Magazines also publish first-day-of-school poetry. In those pieces, the focus is usually quite tight and only examines one element of back to school. I’ve seen poems about back-to-school shopping, about new backpacks, about packing a school lunch, and about riding the school bus. Each of these only captured a single bit of the back-to-school experience and did it in a fun, active way. Poetry like that is often a staple of back-to-school magazine issues.

A Matter of Perspective

Stories for children work best when children succeed in the story. So making the main character whiny (especially if you define him as such) or prone to loud crying or temper tantrums is usually not going to work well in a first day of school story, even though both parents and kindergarten teachers have seen and heard children whine, cry, and throw tantrums. Keep in mind that children tend to see themselves as more stoic and sensible than adults do. So a normal day to a child might be typified as whiny or difficult if described by an adult. To succeed in story writing for children, you need to see the child as the child would see himself. Maybe in real life he whines, but to the child he merely objects to an unacceptable situation. In real life, he might cry loudly and snuffle for the next hour, but to the child, he would probably say he “cried a little.” Your perspective as the writer of a main character is the child’s perspective. One of my favorite stories of all time is Knuffle Bunny by Mo Willems. In the story, a child who is too young to speak clearly loses her favorite toy. She knows where it is, but she cannot convey it in words to her dad. Since the story is from her perspective, the experience is written to show that Trixie is trying to communicate in the only way she can: crying, fussing, and going boneless. It’s a perfect balance of what happens when a child is upset and a lovely look into  toddler motivation. Readers don’t blame Trixie for her behavior, they’re simply eager to see Trixie reunited with Knuffle Bunny. That’s more the sort of perspective you need for your first day of school story. Remember that the book perspective isn’t yours, it’s the child character’s perspective.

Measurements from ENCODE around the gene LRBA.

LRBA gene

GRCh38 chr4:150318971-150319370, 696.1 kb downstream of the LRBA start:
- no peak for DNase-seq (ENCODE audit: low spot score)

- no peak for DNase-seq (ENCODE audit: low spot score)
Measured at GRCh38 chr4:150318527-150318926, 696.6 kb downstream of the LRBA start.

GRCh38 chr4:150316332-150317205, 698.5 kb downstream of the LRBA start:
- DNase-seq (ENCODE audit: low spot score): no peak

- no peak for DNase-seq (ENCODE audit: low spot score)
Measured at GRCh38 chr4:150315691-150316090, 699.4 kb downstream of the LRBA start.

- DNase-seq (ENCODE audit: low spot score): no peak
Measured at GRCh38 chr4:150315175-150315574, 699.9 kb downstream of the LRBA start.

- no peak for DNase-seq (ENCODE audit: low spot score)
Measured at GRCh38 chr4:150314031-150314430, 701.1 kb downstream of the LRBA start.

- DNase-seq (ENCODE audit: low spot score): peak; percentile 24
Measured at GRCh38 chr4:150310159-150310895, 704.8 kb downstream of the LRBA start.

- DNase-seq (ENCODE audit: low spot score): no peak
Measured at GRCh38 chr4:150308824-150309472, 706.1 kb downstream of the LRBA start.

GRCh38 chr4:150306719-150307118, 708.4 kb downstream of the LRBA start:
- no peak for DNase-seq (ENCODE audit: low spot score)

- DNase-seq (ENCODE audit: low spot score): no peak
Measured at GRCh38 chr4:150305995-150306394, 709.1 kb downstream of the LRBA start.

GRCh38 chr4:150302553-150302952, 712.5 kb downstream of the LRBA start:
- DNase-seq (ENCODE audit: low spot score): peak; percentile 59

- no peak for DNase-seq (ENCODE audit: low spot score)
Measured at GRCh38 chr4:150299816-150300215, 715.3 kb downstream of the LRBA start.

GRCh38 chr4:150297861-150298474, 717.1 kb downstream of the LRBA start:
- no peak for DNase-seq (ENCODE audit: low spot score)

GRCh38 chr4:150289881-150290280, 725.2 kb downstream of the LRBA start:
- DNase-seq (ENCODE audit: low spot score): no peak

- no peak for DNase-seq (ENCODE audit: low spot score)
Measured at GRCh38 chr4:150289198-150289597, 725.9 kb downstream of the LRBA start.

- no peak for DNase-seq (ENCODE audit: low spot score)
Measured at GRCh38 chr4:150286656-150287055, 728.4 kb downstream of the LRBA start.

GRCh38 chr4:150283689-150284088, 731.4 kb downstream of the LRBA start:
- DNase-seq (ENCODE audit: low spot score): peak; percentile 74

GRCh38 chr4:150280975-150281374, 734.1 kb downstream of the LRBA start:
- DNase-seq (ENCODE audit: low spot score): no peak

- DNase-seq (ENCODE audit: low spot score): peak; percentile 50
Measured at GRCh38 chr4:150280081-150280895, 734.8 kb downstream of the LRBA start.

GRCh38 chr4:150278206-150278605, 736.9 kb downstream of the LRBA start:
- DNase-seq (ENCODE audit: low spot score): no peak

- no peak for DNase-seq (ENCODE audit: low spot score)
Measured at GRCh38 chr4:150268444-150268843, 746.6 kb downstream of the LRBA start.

So whether you focus on a single very specific fearful element of first day of school or whether you approach the whole of the experience in a new way, the first day of school story can sell and might be one you want to try. Brainstorm new elements to feature or new approaches. Keep your perspective young. And give it a try. The child who finds comfort in your story will appreciate the effort. And that’s the best thing a writer can achieve.


With over 100 books in publication, Jan Fields writes both chapter books for children and mystery novels for adults. She’s also known for a variety of experiences teaching writing, from one session SCBWI events to lengthier Highlights Foundation workshops to these blog posts for the Institute of Children’s Literature. As a former ICL instructor, Jan enjoys equipping writers for success in whatever way she can.